London (Brussels Morning) Three more supermarkets joined Tesco and Morrisons in returning millions of pounds, forgoing tax relief afforded by the UK government.
Asda, Sainsbury’s and German-owned Aldi were the latest to give up the property tax relief on Thursday, a day after the two retail giants announced their decision.
Altogether, the tax payment will save the government 1.4 billion pounds in pandemic related spending.
The UK government agreed to provide all retailers an exemption from business taxes to help shoulder the financial hit many have felt from the coronavirus crisis.
Supermarkets in the UK, however, have not faired badly and have been criticised for accepting the concessions while paying shareholders. Meanwhile, other retailers are facing store and business closures.
Arcadia Group, responsible for popular high street brands like TopShop and Dorothy Perkins, is currently under administration, already causing one supplier to also seek a buyer for their company.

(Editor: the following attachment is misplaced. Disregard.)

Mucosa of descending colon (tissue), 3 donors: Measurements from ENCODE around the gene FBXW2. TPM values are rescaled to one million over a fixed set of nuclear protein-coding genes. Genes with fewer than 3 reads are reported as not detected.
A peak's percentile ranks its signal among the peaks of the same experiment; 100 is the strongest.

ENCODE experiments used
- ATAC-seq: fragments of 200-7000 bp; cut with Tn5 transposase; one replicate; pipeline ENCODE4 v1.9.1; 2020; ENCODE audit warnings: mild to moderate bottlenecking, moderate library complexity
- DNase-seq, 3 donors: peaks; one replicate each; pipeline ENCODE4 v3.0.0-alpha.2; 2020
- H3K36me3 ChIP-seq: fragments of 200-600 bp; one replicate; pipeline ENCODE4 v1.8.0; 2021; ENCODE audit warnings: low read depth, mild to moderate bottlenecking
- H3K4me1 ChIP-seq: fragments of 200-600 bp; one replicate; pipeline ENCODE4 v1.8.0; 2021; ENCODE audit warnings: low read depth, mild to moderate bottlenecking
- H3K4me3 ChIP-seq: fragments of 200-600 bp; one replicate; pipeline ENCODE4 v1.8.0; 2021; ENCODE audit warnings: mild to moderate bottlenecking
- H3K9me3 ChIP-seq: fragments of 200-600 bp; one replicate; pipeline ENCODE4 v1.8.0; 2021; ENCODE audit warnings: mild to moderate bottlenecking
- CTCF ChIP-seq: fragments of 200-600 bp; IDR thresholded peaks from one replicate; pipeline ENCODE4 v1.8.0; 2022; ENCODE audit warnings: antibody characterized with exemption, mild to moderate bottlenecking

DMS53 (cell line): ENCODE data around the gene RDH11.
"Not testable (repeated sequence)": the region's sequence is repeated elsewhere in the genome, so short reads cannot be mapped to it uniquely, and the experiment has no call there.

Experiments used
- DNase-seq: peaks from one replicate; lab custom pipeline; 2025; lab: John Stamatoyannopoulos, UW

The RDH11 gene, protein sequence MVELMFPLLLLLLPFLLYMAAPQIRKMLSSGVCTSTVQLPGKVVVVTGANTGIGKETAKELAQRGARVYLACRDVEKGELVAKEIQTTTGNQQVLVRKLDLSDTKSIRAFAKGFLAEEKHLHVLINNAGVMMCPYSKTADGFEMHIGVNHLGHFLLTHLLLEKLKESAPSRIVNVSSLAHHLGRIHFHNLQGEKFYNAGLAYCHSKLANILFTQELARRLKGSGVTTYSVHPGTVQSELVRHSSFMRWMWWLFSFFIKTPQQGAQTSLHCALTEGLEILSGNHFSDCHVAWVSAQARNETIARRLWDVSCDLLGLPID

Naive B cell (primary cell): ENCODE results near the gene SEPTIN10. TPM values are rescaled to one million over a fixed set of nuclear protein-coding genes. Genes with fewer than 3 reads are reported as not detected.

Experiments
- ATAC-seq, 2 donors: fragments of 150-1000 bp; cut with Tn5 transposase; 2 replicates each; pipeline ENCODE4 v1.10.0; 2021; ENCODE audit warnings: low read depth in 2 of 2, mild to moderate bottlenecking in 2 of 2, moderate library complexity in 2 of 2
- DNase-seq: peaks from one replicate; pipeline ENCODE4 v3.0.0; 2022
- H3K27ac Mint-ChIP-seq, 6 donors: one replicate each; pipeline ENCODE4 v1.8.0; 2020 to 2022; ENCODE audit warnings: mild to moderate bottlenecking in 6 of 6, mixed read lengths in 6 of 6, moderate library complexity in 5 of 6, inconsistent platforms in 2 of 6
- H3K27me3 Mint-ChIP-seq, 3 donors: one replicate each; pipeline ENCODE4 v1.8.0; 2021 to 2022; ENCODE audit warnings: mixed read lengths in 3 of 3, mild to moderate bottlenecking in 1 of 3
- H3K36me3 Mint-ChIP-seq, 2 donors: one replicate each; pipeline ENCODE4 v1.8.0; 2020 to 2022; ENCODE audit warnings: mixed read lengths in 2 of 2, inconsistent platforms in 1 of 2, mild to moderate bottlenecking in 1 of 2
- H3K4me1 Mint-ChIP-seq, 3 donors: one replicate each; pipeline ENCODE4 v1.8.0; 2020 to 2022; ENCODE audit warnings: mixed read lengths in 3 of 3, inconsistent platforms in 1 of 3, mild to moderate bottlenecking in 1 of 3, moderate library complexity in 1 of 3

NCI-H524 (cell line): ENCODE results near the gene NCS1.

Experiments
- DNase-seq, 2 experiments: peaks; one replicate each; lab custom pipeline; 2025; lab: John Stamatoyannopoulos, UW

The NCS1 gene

Tesco was the first to repay tax amounting to 585 million pounds, saying it was “the right thing to do”, which compelled others to follow suit.
“With regional restrictions likely to remain in place for some time, we believe it is now fair and right to forgo the business rates relief”, said Sainsbury’s CEO Simon Roberts.
“Almost half our customers are telling us they expect their financial position to worsen in the next 12 months and we recognise that there are other industries and businesses for whom the effects of Covid-19 will be much more long lasting and whose survival is essential to thousands of jobs”, said Asda CEO Roger Burnley.
Industry group UKHospitality said the money returned by supermarkets could help other struggling businesses.
“It is an admirable and altruistic gesture from a company that is clearly in a much better financial situation than the vast majority of those in hospitality. The question now is what happens to this money, which the Government had intended to invest in supporting businesses”, said the group’s chief executive Kate Nicholls.
“We are calling on the Government to earmark that money, to create a fund for those hospitality and tourism businesses that are at high risk of failure, have been closed since March or that have had no grant support…”.